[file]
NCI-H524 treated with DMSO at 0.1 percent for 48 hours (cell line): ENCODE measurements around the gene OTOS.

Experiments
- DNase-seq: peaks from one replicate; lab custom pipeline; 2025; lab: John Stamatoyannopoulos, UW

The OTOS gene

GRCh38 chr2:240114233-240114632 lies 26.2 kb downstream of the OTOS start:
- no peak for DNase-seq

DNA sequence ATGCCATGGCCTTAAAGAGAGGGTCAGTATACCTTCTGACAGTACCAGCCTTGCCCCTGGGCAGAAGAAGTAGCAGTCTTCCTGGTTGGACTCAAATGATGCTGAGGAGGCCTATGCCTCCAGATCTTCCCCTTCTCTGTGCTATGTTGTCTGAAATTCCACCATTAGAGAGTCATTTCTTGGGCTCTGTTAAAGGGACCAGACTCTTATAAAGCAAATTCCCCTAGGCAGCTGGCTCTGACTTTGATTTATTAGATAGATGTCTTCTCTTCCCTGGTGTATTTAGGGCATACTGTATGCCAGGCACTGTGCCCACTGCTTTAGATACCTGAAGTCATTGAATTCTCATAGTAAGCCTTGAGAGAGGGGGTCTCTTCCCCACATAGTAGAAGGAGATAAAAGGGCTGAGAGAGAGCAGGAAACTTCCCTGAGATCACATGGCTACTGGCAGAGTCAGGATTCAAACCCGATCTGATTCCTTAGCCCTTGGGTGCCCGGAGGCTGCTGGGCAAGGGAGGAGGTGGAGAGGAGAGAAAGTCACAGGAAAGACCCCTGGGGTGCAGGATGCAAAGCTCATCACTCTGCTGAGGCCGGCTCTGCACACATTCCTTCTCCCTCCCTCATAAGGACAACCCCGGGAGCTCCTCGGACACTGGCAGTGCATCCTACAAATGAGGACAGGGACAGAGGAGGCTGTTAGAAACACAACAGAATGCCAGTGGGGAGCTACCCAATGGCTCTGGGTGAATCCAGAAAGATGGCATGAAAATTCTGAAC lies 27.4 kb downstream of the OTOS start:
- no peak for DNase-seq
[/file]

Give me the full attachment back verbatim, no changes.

NCI-H524 treated with DMSO at 0.1 percent for 48 hours (cell line): ENCODE measurements around the gene OTOS.

Experiments
- DNase-seq: peaks from one replicate; lab custom pipeline; 2025; lab: John Stamatoyannopoulos, UW

The OTOS gene

GRCh38 chr2:240114233-240114632 lies 26.2 kb downstream of the OTOS start:
- no peak for DNase-seq

DNA sequence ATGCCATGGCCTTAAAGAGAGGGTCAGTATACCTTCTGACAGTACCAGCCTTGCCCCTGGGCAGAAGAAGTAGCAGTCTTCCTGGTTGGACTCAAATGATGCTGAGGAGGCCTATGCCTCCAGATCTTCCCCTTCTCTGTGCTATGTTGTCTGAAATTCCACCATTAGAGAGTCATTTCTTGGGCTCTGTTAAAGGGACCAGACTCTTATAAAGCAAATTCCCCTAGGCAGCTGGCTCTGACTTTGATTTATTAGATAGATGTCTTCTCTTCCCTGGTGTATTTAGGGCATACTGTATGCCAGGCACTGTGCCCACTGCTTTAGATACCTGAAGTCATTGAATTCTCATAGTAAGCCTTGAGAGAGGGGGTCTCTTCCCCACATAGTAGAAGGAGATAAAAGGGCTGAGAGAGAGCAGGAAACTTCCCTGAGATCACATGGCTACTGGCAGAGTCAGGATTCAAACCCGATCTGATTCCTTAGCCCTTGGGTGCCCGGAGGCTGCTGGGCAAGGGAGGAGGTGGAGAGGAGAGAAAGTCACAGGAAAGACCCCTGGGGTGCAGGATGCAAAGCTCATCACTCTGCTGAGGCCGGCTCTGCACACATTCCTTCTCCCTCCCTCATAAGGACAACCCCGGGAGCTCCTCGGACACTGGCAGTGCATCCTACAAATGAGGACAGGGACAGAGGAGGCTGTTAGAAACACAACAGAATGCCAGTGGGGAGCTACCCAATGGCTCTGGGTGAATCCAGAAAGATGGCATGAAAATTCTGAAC lies 27.4 kb downstream of the OTOS start:
- no peak for DNase-seq